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Ethereum Classic Course: 27. What Are Algorithmic Stablecoins?

Donald McIntyre
Education, Series

You can listen to or watch this video here:

In the previous class of the Ethereum Classic (ETC) course we explained what are stablecoins, convertible stablecoins in particular, how they work, and their risks.

In this class we will explain what are algorithmic stablecoins, starting with a description of what are stablecoins in general, the two categories that exist, what are algorithmic stablecoins in particular, showing how they work, and, finally, their risks.

In the next few classes we will cover these other topics:

  • Class 28: What Are Privacy Coins?
  • Class 29: What Are Decentralized Finance (DeFi) Coins?
  • Class 30: What Are File Storage Coins?

What Are Stablecoins?

Stablecoins are cryptocurrencies that seek to have a stable value, usually mimicking the value of a fiat currency like the US dollar, that are pegged or collateralized by assets that may be the same fiat currencies they seek to mimic or other cryptocurrencies that serve as guarantee reserves to back their value.

The most popular stablecoins are:

  • USDT - Issued by Tether Limited Inc.
  • USDC - Issued by Center, a consortium formed by Circle and Coinbase.
  • BUSD - Issued by Binance.
  • DAI - Issued by Maker DAO.

Stablecoins are either convertible or algorithmic. In this class we will explain the latter.

What Are Algorithmic Stablecoins?

Algorithmic stablecoins are backed by other crypto assets.
Algorithmic stablecoins are backed by other crypto assets.

Algorithmic stablecoins are one of the two general categories of stablecoins. The most popular and the main example of an algorithmic stablecoin is DAI.

These cryptocurrencies maintain a peg of one-to-one with a fiat currency that they seek to mimic.

Algorithmic stablecoins are guaranteed by other cryptocurrencies, such as Bitcoin, Ethereum, USDC, etc., and not by external reserves of the fiat currencies they seek to mimic as do convertible stablecoins.

The algorithmic stablecoins themselves are ERC-20 tokens inside blockchains such as ETC.

Size of the Stablecoin Sector

Stablecoin sector. Updated on September 5 2023.
Stablecoin sector. Updated on September 5 2023.

As may be seen in the chart above from CoinMarketCap, which was updated on September 5th of 2023, the top 9 stablecoins in the market have an aggregate market capitalization of more than $121 billion.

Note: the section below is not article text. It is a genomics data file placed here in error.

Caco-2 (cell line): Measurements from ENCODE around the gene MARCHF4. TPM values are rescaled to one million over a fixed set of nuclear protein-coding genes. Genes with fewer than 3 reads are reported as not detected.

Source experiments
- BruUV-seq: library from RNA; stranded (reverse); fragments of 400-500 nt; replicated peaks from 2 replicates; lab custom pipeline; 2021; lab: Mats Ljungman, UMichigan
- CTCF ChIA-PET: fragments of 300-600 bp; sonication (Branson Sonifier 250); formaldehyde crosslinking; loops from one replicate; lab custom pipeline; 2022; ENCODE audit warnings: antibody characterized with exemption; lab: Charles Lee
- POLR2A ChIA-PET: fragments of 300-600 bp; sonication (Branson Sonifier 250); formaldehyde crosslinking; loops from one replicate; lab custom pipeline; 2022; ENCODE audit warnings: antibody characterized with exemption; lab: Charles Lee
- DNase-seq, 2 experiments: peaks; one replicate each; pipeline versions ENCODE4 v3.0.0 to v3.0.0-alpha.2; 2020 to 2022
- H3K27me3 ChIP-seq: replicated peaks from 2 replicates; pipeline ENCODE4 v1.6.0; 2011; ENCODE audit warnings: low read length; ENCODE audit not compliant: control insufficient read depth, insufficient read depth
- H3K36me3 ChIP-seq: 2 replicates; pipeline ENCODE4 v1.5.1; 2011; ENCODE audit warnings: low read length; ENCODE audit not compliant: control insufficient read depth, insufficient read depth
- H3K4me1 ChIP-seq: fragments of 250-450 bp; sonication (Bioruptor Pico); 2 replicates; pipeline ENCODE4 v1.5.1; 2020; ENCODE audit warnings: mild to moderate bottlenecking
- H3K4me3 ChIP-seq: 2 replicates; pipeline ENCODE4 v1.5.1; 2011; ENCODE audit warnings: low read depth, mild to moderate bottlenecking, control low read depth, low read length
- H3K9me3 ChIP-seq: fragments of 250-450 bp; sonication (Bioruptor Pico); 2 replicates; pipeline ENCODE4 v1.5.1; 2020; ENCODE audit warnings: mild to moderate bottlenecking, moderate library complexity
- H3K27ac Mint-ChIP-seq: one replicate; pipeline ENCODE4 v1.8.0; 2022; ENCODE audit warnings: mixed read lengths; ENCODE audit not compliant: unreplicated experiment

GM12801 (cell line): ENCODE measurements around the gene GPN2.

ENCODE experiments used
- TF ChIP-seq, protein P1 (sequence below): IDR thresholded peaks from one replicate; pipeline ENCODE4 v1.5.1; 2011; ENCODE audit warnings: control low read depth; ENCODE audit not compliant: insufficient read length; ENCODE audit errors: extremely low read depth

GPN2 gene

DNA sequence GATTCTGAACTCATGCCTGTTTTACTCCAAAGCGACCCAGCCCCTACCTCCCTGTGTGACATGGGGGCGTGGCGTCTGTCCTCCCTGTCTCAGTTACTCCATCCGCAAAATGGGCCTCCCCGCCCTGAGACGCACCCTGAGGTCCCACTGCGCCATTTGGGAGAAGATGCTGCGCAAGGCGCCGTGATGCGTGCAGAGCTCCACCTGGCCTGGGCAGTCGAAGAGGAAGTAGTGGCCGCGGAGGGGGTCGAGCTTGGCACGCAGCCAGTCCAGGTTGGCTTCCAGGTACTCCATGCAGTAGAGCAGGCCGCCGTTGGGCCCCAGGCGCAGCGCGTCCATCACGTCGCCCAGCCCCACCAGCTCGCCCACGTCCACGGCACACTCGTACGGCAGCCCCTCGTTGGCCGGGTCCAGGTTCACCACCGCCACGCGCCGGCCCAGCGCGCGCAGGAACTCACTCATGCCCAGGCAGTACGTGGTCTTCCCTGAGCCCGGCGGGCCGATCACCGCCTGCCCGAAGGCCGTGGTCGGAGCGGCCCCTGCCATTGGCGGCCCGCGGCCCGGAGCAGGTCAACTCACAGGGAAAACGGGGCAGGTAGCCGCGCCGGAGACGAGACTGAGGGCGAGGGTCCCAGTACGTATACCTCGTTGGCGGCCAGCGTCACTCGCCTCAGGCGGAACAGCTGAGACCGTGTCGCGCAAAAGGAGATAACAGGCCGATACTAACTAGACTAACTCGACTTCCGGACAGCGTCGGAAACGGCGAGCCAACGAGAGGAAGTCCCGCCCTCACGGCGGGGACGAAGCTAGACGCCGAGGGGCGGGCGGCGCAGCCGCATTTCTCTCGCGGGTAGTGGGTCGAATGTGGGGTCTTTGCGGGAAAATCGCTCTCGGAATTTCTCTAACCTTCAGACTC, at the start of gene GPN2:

Of the group, the most used are:

  • USDT - Issued by Tether Limited Inc - which has a market capitalization of more than $82 billion, and is the largest player in the convertible stablecoin sector of the blockchain indsutry.
  • USDC - Issued by Center, a consortium founded by Circle and Coinbase - which has a market capitalization of more than $25 billion.
  • BUSD - Issued by Binance - with a market capitalization of 2.8 billion.
  • DAI - Issued by Maker DAO which is the largest of the algorithmic stablecoins, with a market capitalization of $5.3 billion.

The new entrant in the top convertible stablecoins since we wrote this article in June of 2023 is TrueUSD, which was launched by TrustToken, and has a market capitalization of $3.2 billion.

How do Algorithmic Stablecoins Work?

  1. Anyone with eligible crypto assets inside a programmable blockchain may send them to an algorithmic stablecoin vault smart contract to generate the stablecoin tokens.

  2. When the algorithmic stablecoin vault smart contract receives crypto assets, then it creates (mints) the stablecoin tokens in a proportion according to a set margin. For example, someone may send $300 in crypto assets and receive $100 in the stablecoins or 100 stablecoins.

  3. Once the algorithmic stablecoins are issued, they may be used for payments, to trade for other tokens, NFTs, or crypto assets, or just to hold them as a stablecoin.

  4. The way the value of the algorithmic stablecoin is kept 1-to-1 to the fiat currency is that if it trades above $1, then people will convert more crypto assets into the stablecoin and lower its price. The same happens in reverse. If the stablecoin trades bellow $1, then people will buy it and convert it back into crypto assets.

  5. When the algorithmic stablecoin vault smart contract receives the stablecoin tokens from a user, it redeems them and sends back the corresponding collateral. Users pay a fee when redeeming algorithmic stablecoins.

What Are the Risks of Algorithmic Stablecoins?

Although the name of these stablecoins implies that their mechanics are algorithmic or automated, the truth is that all the parameters and ratios to maintain the stability of the algorithmic stablecoins are decided by a DAO of who’s token owners vote on all the variables based on their market analysis and subjective opinions.

This means that if the aggregate collateral crypto assets that back the algorithmic stablecoins crash or fail beyond the estimates of the voting members, then the stablecoins may lose their parity with their corresponding fiat currencies.

Algorithmic stablecoins are very complex systems and require many parts to be carefully calibrated to function properly.

Thank you for reading this article!

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